The age of the digital nomad began well before the arrival of COVID-19.
The pandemic just accelerated and dispersed the idea as globally, ‘white collar’, computer-based workers were sent home to work during the most dangerous phases of the pandemic. From there, it was a short leap of logic to arrive at the conclusion that if you were one of these workers, you could work from anywhere in the world that could accommodate your connectivity needs, so why not follow the sun, go to your favourite city for a couple of weeks, or move to a beach hideout for a few months?
High numbers of digital nomads coming into South Africa could go a long way towards changing the fortunes of the disastrously hard-hit accommodation sector. COVID might have forced hotels to mothball, but digital nomads could be their saving grace.
Tourism Update asked some accommodation providers if they thought digital nomadism was a passing fad or was here to stay.
Rael Phillips, Co-Founder and Director of Totalstay, a Cape Town-based company that manages aparthotels, luxury suites and villas, said the trend was bound to become increasingly popular, particularly with South Africans. “We had seen it before, but COVID really catapulted this trend as lockdowns hit South Africa. Locals wanted more flexibility and not to be tied down to lengthy leases.”
Garnet Basson, COO of The Capital Hotels and Apartments, believes remote working is likely to remain popular, whether it is among executives who aren’t bound by school terms, or among those who want to continue working while they are at a holiday destination with their families.
“While many countries abroad are offering ‘workcation’ visas, choosing this lifestyle in South Africa is much more affordable than it would be abroad,” said Basson.
Bronwyn Williams,futurist, economist, business trends analyst and a partner at Flux Trends, said it was a trend that was going to persist, but that it didn’t apply to everyone. “From a local context, it is important to note that it only really applies to our more privileged white-collar workers, and does not apply to the majority of the population,” she said.
According to Phillips, this trend has already grown the local travel and hospitality industry. “Over the usual ‘quieter’ periods, we're seeing sustained occupancies at over 80% and it's being bolstered by these digital nomads (both local and international). With companies becoming more flexible with their workforce, we don't see this stopping any time soon, if at all, and that's a great thing for this sector.”
Basson concurred. “This trend will certainly help grow the local travel and hospitality industry and will stimulate job creation in a sector that has the potential to help turn the economy around. It will not only benefit properties like those in The Capital Hotels and Apartments portfolio, it will also stimulate growth in restaurants, entertainment destinations, transport companies, and others too.”
Williams said the trend was opening up in a “stagflationary” period. “It’s a bit of a fallacy to say that nomadic work, four-day work weeks and longer sabbaticals are going to translate into a promise of increased travel and salvation for our absolutely decimated travel industry.”
But she explained that there was some indication of travel being more widely distributed, and less across peak periods, but this didn’t necessarily equate to more money for local travel businesses. “The people who have a discretionary travel budget are a small percentage of South Africa’s marketplace – so what you are actually going to see is more competition for that budget across the travel sector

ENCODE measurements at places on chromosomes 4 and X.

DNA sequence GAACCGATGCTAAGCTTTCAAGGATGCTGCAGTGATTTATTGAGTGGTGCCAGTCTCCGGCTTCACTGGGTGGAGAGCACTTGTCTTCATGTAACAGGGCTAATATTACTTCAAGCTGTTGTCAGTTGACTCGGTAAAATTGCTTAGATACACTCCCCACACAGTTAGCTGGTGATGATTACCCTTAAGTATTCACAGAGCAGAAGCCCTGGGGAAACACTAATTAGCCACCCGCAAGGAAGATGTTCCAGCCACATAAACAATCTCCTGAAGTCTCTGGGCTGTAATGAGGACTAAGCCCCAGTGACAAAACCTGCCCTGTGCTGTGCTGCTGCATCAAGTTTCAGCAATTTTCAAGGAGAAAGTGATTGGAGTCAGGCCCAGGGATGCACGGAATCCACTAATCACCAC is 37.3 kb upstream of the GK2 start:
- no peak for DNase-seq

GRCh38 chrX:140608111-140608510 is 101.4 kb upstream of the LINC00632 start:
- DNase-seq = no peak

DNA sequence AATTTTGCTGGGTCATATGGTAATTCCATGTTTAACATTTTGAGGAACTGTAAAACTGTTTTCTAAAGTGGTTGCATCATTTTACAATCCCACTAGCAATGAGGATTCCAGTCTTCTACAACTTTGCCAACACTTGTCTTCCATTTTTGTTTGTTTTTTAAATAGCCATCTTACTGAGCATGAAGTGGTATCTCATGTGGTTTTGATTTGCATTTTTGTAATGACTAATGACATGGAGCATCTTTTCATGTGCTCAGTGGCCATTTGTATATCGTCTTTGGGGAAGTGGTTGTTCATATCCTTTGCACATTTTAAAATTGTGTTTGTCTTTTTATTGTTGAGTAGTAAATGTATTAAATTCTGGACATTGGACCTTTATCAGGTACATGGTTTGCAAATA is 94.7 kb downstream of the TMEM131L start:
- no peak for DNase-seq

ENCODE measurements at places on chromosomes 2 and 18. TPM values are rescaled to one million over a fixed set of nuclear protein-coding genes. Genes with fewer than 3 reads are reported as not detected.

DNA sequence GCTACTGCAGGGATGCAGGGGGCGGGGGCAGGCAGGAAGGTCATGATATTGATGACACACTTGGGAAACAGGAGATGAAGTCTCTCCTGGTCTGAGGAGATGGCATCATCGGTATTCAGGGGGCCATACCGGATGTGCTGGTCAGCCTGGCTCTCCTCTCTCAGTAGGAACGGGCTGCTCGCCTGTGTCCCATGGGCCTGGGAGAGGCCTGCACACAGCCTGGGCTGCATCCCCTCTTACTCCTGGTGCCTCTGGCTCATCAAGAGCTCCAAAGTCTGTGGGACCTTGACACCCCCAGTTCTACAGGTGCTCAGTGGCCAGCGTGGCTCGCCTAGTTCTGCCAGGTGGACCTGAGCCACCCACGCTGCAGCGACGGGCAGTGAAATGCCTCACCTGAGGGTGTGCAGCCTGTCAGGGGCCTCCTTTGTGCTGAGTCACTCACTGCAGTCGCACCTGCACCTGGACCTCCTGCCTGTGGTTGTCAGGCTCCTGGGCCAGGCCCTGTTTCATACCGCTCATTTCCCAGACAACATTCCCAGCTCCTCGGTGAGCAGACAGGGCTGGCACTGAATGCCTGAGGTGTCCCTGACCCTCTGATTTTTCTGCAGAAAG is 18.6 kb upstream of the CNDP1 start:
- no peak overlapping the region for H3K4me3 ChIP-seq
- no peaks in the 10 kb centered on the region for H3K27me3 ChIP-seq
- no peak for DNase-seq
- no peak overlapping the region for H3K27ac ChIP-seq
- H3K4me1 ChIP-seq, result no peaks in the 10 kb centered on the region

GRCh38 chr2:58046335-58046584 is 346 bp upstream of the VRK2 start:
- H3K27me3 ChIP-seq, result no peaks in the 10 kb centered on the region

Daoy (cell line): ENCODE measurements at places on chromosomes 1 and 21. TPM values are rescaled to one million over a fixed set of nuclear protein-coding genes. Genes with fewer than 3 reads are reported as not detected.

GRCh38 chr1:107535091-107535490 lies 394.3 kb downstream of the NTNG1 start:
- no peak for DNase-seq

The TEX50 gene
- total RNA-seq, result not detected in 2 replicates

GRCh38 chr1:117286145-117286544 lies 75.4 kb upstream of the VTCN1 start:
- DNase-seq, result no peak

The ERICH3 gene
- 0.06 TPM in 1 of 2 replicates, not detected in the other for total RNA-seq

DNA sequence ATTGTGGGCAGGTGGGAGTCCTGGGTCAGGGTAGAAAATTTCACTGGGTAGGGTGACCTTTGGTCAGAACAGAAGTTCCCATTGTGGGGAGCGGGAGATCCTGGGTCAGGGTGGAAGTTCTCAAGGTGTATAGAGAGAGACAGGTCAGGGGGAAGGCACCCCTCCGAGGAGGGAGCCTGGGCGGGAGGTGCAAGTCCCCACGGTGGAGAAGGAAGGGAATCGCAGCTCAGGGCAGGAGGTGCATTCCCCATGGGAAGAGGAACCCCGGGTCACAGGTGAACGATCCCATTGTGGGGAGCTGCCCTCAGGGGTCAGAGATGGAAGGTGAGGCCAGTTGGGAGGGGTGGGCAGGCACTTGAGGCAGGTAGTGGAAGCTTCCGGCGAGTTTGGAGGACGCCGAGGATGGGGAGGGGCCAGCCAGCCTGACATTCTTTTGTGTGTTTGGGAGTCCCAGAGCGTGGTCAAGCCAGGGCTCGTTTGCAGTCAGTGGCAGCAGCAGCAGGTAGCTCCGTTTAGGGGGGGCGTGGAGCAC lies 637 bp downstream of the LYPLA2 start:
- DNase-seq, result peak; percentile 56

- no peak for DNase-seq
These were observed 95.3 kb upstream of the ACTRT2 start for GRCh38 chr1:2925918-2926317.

“This means that tourism operators are going to have to work harder to attract that inbound spend. The only way the industry will actually see growth is by growing the market, which means either the economy has to grow so more people are earning more than they have to spend in order to survive, or we have to attract capital in.”
And, added Williams, in terms of inbound foreign digital nomads, South Africa has not played that card to its advantage, with the saga of the unabridged birth certificates for children, which turned a lot of people away, and South Africa’s reputation for gender-based violence keeping the growing cohort of single female travellers away.
“We have also been quite antagonistic towards short-term work-and-stay travel. We have made it quite difficult for people from a tax and regulatory perspective. We were not an early adopter of things like gig-worker visas, whereas many island-based economies, which are actually our competitors in this space, were quick off the mark,” said Williams.
What do nomads need?
Phillips said when TotalStay launched The Latitude Aparthotel in 2019, remote workers had already naturally gravitated towards the product. “It breathed what we set out to do with aparthotels. Everything you want from a hotel, everything you love about a home,” he said. The things digi-nomads want from the property include reliable Internet, housekeeping, an apartment space to live/cook/sleep in, co-working/boardroom spaces, and coffee and food from the café.
Basson said guests choosing Capital’s aparthotels for extended stays were looking for spacious accommodation that offered everything that they would have at home, and more, including good beds and linen, a well-equipped kitchen with a washing machine, a lounge and a dining room, a separate working space, and uncapped high-speed WiFi.